Freestyle at K10 Bay

After a recent post about my new local beach break, I received a message asking if I could provide some useful tips on surf strategies for freestyle… the ocean provides huge potential for refining your  wave and down river big air tricks, and although freestyle kayaks lack the speed of surf kayaks, the way we approach riding ocean waves is very similar.

Before we start here’s a few tips to help your skill progression. Firstly, If you’re new to surf, start with small surf and progressive build in size as you gain confidence – 3ft surf would support most freestyle moves. Always surf with friends, this way you can be safe and analyse each other’s runs. As far as the tricks go my advice would be to enjoy the ride and don’t become predictable, vary your moves (left and right) don’t hold back…better to throw the move than not at all…with that in mind lets start with the fundamentals.

Lets take a quick look at the terminology used for waves (see diagrams below); the peak is the highest point of the wave just before it breaks, the curl is where the wave has broken and gets pitched out in front of the wave face. The point where the pile meets the green is the steepest and fastest part of the wave. Where a wave hollows it’s possible to surf under the curl inside the tube this is known as the “green room”. The lip is the highest point on the wave face that is just about to break, and is used to perform off-the-lip manoeuvres whilst on the wave or paddling out through the break. Finally the shoulder is where the break meets the wave face. It provides us with future water to manoeuvre and throw tricks as the break chases us down the line.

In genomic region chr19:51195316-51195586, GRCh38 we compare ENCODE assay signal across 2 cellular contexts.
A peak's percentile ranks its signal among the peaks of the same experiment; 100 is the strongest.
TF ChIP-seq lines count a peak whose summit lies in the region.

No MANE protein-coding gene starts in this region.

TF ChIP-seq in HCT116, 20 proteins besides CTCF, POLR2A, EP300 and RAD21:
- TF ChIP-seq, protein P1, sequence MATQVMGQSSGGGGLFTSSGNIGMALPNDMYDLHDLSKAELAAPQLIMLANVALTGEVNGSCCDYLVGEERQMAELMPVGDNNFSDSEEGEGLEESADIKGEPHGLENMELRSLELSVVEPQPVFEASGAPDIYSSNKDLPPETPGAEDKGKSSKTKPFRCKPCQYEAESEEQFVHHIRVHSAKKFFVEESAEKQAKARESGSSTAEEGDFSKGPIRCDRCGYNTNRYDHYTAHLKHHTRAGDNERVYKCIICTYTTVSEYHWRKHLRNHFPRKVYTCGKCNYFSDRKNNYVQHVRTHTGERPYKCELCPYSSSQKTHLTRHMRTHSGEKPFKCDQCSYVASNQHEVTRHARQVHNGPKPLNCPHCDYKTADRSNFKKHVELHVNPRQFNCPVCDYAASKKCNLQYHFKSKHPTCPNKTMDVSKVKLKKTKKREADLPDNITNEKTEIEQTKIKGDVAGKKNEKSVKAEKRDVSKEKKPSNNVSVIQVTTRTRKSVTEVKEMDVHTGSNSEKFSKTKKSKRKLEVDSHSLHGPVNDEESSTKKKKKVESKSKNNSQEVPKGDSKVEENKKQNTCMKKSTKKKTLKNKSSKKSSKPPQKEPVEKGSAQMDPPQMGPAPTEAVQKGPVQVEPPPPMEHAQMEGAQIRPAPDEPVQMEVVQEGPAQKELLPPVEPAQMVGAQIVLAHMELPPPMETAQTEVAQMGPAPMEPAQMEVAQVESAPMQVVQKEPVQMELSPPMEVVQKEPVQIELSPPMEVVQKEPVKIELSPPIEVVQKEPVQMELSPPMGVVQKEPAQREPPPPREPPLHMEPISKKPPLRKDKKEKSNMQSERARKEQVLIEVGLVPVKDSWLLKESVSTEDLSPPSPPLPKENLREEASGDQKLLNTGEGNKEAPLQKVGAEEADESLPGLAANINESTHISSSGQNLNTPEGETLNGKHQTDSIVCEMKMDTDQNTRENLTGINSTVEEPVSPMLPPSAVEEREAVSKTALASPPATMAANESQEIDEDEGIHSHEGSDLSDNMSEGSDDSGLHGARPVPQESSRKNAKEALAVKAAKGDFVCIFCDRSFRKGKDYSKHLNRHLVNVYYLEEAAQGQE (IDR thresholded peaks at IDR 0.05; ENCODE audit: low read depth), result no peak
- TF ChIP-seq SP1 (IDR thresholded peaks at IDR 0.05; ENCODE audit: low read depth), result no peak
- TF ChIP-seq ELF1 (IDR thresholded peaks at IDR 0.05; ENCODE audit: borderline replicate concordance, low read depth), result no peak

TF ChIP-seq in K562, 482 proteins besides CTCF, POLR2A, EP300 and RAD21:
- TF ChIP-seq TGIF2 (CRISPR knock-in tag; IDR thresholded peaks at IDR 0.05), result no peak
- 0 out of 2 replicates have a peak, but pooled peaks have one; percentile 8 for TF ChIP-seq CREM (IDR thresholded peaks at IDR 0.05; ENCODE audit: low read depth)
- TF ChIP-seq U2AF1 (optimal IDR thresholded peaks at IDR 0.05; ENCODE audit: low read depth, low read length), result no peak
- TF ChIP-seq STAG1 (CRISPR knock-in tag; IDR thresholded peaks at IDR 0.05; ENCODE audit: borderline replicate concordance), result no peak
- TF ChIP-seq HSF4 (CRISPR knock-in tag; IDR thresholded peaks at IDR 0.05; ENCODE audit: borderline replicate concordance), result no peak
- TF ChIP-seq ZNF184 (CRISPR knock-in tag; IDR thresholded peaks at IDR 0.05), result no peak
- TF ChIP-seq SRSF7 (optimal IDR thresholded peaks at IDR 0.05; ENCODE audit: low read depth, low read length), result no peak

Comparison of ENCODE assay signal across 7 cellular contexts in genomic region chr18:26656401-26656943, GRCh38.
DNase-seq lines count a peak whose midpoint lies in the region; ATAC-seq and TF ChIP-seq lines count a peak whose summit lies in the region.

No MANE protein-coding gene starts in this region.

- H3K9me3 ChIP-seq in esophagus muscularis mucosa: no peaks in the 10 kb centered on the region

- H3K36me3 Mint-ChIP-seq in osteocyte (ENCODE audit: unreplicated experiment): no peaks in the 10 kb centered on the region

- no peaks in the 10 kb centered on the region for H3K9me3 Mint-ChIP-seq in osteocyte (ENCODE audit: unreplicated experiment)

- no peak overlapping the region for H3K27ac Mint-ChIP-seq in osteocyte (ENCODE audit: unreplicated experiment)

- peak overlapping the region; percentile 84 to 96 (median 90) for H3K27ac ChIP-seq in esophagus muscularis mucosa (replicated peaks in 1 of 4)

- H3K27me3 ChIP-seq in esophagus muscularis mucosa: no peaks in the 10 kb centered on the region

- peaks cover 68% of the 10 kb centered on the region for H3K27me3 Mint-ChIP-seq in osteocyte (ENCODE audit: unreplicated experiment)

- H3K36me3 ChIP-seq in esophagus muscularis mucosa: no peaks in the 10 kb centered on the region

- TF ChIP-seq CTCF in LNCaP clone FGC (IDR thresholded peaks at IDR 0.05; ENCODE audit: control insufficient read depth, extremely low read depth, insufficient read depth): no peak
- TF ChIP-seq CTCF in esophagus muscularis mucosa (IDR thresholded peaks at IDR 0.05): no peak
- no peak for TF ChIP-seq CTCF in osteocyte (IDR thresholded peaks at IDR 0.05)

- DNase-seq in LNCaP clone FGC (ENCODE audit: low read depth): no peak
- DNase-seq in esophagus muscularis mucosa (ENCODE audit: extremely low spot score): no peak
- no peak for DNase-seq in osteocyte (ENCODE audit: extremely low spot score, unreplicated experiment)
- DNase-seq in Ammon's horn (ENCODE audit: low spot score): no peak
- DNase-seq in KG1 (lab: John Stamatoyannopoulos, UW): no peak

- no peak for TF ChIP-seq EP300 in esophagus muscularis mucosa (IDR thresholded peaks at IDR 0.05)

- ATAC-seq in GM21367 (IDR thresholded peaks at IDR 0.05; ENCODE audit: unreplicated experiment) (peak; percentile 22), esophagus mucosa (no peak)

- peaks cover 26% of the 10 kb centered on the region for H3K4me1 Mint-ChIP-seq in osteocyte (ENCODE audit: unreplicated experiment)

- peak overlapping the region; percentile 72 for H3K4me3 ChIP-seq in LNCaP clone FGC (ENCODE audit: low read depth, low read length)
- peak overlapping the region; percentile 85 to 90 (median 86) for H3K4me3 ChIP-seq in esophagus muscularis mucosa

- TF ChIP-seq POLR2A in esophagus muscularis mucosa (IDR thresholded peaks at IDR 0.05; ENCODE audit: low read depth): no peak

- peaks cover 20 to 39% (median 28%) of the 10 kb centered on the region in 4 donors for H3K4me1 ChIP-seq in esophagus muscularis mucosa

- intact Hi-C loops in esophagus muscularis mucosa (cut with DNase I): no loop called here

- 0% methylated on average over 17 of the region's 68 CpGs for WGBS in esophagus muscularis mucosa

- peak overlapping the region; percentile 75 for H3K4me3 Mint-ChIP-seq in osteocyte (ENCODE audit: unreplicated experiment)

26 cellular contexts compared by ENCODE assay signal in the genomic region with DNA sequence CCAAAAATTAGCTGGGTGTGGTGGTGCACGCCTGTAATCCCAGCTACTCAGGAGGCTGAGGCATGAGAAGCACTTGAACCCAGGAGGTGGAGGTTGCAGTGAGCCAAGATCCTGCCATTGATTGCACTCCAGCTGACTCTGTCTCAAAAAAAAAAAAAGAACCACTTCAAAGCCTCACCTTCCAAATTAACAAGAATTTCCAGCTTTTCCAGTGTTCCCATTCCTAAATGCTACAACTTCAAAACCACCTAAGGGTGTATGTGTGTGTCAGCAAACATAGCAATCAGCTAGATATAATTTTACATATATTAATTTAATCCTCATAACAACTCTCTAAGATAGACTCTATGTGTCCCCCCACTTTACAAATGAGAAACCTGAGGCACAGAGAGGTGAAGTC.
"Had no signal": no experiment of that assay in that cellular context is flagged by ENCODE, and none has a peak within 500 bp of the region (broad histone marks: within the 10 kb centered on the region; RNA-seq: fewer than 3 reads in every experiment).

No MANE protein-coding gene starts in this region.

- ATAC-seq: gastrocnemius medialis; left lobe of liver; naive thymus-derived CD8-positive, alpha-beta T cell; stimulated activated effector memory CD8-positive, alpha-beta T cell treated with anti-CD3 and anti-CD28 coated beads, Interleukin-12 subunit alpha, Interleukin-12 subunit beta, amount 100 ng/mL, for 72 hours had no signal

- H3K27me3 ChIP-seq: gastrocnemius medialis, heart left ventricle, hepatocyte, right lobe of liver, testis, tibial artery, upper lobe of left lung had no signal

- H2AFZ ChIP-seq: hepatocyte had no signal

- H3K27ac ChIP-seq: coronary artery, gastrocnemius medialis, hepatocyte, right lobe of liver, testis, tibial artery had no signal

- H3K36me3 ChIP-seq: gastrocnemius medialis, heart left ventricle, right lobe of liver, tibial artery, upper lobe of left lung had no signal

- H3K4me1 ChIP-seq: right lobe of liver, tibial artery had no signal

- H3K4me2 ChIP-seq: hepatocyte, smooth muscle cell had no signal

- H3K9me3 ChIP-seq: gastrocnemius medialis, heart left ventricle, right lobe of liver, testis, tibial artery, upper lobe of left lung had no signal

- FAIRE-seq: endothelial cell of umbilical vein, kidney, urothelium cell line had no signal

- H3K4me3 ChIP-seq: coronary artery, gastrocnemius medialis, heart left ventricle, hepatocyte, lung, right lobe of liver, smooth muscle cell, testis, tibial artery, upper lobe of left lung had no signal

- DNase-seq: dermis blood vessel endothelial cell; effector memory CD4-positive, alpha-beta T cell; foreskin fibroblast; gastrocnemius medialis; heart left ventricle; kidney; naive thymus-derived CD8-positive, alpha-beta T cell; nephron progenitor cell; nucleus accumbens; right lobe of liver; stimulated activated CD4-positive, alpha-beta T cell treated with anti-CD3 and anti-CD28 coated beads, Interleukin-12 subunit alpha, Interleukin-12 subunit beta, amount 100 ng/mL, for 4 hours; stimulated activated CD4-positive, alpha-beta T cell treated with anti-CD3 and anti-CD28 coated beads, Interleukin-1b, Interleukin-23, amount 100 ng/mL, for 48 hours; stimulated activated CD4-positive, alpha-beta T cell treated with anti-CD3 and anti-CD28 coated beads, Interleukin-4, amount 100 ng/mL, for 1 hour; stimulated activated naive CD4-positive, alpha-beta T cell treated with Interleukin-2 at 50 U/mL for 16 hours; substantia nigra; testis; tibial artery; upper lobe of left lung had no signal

The hardest part of selecting waves is learning how to read them.  Waves can be surfed from the moment they begin to “Peak”.  If you catch it too early the wave will pass underneath you, if taken too late the kayak will get pitched out with the lip.  Wave selection is the art of anticipating how the wave will form and break down the line. Mastering this will allow you to generate space and time to perform big air tricks ‘til your heart’s content.

The best place to start this process is from the beach. Take a moment to warm-up and watch the horizon for incoming waves, look for where the waves start to break along their length first, then identify sections that are hollower and therefore faster and the sections that are flat and full making them slower. Look for certain characteristics within the wave, for example areas that may break early or form in a way that certain manoeuvres/tricks may be suited too. It’s also a good idea to pick where you need to end your ride, as this will make paddling out a lot easier rather than being caught inside the break.

Once you have an idea where the best waves are, it’s time to hit the surf. When you reach the line-up (area in which you catch your wave) take a few minutes to have quick look around at your surroundings. Identify landmarks that will help identify any wind or tide drift and help maintain your position on the break line; this will also give you time to re-focus yourself for the ride especially after a hard paddle out.

I love the anticipation on the line-up, it’s all too easy just to catch any wave, but a great wave is worth the wait. As your chosen wave approaches try to anticipate how the wave will peak and break along its length.